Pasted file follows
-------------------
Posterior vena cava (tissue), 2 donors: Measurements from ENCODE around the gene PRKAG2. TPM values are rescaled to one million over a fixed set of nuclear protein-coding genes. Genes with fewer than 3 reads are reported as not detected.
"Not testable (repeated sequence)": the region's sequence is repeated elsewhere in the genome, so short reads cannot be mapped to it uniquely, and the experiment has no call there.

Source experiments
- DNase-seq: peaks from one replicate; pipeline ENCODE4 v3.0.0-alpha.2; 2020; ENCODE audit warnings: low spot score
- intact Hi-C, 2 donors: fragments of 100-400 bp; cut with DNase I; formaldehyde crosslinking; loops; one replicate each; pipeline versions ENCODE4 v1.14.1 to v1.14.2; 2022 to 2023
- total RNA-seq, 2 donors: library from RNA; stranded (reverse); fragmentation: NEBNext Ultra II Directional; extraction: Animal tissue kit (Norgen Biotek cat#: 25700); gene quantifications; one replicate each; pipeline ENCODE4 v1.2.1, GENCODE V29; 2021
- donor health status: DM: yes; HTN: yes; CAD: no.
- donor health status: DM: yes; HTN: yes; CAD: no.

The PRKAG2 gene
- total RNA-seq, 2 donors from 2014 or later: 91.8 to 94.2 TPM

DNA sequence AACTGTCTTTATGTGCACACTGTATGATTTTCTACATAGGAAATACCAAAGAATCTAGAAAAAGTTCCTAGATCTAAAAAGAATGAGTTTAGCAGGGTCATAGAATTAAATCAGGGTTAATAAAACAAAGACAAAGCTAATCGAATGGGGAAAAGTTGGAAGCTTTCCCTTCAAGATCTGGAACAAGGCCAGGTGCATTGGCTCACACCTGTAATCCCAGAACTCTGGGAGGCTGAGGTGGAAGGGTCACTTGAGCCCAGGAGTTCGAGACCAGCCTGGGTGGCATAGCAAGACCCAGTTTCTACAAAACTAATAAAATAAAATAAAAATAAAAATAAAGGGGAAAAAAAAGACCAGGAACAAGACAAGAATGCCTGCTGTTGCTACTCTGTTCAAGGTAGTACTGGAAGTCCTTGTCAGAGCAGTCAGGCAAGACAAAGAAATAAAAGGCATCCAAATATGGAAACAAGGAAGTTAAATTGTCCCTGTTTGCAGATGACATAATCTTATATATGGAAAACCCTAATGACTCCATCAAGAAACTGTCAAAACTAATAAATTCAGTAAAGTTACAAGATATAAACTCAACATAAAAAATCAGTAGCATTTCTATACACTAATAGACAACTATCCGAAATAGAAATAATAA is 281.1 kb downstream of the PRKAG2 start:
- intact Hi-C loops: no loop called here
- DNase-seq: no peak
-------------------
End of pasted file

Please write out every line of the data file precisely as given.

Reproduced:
Posterior vena cava (tissue), 2 donors: Measurements from ENCODE around the gene PRKAG2. TPM values are rescaled to one million over a fixed set of nuclear protein-coding genes. Genes with fewer than 3 reads are reported as not detected.
"Not testable (repeated sequence)": the region's sequence is repeated elsewhere in the genome, so short reads cannot be mapped to it uniquely, and the experiment has no call there.

Source experiments
- DNase-seq: peaks from one replicate; pipeline ENCODE4 v3.0.0-alpha.2; 2020; ENCODE audit warnings: low spot score
- intact Hi-C, 2 donors: fragments of 100-400 bp; cut with DNase I; formaldehyde crosslinking; loops; one replicate each; pipeline versions ENCODE4 v1.14.1 to v1.14.2; 2022 to 2023
- total RNA-seq, 2 donors: library from RNA; stranded (reverse); fragmentation: NEBNext Ultra II Directional; extraction: Animal tissue kit (Norgen Biotek cat#: 25700); gene quantifications; one replicate each; pipeline ENCODE4 v1.2.1, GENCODE V29; 2021
- donor health status: DM: yes; HTN: yes; CAD: no.
- donor health status: DM: yes; HTN: yes; CAD: no.

The PRKAG2 gene
- total RNA-seq, 2 donors from 2014 or later: 91.8 to 94.2 TPM

DNA sequence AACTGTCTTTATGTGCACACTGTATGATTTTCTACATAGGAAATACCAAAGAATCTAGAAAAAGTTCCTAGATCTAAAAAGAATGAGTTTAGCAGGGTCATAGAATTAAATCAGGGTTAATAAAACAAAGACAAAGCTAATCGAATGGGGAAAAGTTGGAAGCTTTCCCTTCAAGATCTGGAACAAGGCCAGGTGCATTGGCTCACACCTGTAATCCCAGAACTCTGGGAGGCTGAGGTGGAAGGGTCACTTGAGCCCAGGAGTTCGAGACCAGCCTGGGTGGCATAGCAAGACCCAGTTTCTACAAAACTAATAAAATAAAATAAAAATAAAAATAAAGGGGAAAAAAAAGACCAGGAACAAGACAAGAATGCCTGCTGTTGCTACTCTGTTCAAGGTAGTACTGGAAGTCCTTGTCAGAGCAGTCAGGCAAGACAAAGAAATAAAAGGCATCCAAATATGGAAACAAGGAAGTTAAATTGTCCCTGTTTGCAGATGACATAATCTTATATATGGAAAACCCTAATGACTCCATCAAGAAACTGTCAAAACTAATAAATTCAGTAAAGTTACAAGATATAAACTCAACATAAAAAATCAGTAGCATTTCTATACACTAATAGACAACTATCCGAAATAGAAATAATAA is 281.1 kb downstream of the PRKAG2 start:
- intact Hi-C loops: no loop called here
- DNase-seq: no peak